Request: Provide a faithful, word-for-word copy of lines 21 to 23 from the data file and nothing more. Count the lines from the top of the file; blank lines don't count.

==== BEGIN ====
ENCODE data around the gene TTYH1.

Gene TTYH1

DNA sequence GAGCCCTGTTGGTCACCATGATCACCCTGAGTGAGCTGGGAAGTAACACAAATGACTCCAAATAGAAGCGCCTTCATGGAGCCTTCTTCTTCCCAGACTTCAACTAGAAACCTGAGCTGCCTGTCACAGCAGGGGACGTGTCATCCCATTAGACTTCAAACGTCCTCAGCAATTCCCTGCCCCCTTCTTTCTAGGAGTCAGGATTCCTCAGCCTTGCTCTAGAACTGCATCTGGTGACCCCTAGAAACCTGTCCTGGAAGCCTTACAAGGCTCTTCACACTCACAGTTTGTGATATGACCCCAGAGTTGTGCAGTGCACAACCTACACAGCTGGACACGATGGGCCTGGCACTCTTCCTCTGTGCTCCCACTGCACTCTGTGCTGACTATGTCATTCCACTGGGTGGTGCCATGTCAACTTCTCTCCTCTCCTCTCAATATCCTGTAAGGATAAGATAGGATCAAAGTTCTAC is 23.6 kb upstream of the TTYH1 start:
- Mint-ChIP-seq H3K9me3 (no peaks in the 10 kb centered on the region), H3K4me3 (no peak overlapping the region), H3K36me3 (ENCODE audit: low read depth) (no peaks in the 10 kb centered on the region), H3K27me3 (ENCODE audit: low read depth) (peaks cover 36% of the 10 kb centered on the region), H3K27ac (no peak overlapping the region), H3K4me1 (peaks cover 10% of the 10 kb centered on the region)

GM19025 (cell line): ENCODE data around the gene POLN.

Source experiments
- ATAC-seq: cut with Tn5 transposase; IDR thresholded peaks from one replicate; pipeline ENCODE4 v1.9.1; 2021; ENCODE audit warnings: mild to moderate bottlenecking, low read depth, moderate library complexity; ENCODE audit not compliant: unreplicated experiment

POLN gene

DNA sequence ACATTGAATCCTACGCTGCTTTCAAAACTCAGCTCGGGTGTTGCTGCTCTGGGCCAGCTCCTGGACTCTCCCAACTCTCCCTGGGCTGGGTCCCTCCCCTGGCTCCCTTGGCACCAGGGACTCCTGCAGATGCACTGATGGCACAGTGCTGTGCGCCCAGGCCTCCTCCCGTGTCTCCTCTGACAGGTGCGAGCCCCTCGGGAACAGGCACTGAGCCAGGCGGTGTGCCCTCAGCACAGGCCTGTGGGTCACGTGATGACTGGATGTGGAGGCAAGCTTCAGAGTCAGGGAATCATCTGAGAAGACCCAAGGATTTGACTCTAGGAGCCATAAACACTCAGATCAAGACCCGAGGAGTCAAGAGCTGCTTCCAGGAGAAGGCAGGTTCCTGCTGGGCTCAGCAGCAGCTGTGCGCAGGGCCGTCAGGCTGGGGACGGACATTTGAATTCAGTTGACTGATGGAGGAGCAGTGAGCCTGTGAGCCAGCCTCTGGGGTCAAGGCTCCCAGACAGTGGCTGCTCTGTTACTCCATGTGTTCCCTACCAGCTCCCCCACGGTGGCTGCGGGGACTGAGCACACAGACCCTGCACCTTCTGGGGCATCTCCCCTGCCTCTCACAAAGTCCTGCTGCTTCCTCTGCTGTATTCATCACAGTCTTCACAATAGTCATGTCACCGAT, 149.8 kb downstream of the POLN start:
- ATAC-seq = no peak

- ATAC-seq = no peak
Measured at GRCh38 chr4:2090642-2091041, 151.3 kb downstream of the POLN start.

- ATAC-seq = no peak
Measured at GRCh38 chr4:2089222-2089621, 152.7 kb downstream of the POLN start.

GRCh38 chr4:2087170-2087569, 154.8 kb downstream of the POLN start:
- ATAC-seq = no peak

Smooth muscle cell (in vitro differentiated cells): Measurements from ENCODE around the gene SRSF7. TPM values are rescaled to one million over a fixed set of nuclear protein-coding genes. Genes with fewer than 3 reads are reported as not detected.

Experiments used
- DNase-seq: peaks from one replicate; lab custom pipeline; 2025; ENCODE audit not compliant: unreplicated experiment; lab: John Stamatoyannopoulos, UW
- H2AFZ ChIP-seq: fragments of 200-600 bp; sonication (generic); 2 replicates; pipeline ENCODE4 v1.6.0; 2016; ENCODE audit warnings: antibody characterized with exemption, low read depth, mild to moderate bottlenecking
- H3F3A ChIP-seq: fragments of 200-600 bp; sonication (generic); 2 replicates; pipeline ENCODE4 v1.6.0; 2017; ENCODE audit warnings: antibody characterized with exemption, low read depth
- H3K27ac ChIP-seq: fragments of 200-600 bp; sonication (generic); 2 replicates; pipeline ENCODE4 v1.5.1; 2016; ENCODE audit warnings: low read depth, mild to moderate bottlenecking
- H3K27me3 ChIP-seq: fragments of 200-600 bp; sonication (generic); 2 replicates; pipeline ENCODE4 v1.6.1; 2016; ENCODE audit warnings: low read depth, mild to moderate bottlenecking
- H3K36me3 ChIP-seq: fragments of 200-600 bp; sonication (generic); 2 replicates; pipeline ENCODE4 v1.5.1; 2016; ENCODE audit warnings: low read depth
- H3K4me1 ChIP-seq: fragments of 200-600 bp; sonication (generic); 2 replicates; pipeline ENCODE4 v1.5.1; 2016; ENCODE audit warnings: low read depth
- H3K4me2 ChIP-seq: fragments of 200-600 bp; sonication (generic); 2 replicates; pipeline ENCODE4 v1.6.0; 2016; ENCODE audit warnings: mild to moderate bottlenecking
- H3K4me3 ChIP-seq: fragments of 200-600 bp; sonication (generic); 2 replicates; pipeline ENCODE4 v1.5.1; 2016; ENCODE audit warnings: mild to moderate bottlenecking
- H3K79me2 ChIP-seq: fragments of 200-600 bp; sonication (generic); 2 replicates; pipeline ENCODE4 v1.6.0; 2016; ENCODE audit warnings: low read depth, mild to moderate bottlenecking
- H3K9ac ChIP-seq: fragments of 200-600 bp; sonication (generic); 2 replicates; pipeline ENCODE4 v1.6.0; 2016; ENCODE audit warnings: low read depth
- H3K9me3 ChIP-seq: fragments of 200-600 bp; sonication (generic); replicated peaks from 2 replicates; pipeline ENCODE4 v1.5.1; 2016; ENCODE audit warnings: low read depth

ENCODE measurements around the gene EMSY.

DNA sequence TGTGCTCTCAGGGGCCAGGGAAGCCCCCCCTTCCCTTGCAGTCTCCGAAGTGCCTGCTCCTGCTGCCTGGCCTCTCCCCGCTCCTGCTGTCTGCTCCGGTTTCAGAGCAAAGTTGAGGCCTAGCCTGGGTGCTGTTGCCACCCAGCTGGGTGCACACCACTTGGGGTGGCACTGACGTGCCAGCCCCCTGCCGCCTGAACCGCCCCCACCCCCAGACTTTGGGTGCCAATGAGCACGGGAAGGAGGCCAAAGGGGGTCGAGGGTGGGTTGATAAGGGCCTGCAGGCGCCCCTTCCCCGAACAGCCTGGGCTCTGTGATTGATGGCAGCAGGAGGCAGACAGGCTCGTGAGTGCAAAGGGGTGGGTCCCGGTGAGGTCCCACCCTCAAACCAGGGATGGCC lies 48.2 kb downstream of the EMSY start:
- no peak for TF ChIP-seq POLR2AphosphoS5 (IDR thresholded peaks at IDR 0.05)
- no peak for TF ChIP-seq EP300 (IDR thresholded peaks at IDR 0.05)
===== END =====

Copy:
- H3F3A ChIP-seq: fragments of 200-600 bp; sonication (generic); 2 replicates; pipeline ENCODE4 v1.6.0; 2017; ENCODE audit warnings: antibody characterized with exemption, low read depth
- H3K27ac ChIP-seq: fragments of 200-600 bp; sonication (generic); 2 replicates; pipeline ENCODE4 v1.5.1; 2016; ENCODE audit warnings: low read depth, mild to moderate bottlenecking
- H3K27me3 ChIP-seq: fragments of 200-600 bp; sonication (generic); 2 replicates; pipeline ENCODE4 v1.6.1; 2016; ENCODE audit warnings: low read depth, mild to moderate bottlenecking